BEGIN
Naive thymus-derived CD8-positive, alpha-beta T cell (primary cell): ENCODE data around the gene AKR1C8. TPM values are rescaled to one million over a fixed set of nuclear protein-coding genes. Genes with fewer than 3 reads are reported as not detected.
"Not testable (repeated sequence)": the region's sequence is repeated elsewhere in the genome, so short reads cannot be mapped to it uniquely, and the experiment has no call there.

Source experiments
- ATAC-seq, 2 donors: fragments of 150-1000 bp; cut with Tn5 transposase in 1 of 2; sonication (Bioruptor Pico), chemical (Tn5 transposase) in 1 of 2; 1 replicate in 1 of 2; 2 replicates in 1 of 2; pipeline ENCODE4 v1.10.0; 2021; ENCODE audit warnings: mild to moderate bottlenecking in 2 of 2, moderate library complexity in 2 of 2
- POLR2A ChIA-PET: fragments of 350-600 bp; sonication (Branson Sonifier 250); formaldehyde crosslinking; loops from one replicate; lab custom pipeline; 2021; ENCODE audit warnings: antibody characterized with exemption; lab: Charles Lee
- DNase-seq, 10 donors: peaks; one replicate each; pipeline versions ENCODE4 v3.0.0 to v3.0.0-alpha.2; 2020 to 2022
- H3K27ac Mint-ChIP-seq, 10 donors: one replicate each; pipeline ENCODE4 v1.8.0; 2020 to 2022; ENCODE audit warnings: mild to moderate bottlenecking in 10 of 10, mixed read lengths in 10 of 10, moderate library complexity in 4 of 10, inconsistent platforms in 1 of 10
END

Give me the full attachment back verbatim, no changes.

Naive thymus-derived CD8-positive, alpha-beta T cell (primary cell): ENCODE data around the gene AKR1C8. TPM values are rescaled to one million over a fixed set of nuclear protein-coding genes. Genes with fewer than 3 reads are reported as not detected.
"Not testable (repeated sequence)": the region's sequence is repeated elsewhere in the genome, so short reads cannot be mapped to it uniquely, and the experiment has no call there.

Source experiments
- ATAC-seq, 2 donors: fragments of 150-1000 bp; cut with Tn5 transposase in 1 of 2; sonication (Bioruptor Pico), chemical (Tn5 transposase) in 1 of 2; 1 replicate in 1 of 2; 2 replicates in 1 of 2; pipeline ENCODE4 v1.10.0; 2021; ENCODE audit warnings: mild to moderate bottlenecking in 2 of 2, moderate library complexity in 2 of 2
- POLR2A ChIA-PET: fragments of 350-600 bp; sonication (Branson Sonifier 250); formaldehyde crosslinking; loops from one replicate; lab custom pipeline; 2021; ENCODE audit warnings: antibody characterized with exemption; lab: Charles Lee
- DNase-seq, 10 donors: peaks; one replicate each; pipeline versions ENCODE4 v3.0.0 to v3.0.0-alpha.2; 2020 to 2022
- H3K27ac Mint-ChIP-seq, 10 donors: one replicate each; pipeline ENCODE4 v1.8.0; 2020 to 2022; ENCODE audit warnings: mild to moderate bottlenecking in 10 of 10, mixed read lengths in 10 of 10, moderate library complexity in 4 of 10, inconsistent platforms in 1 of 10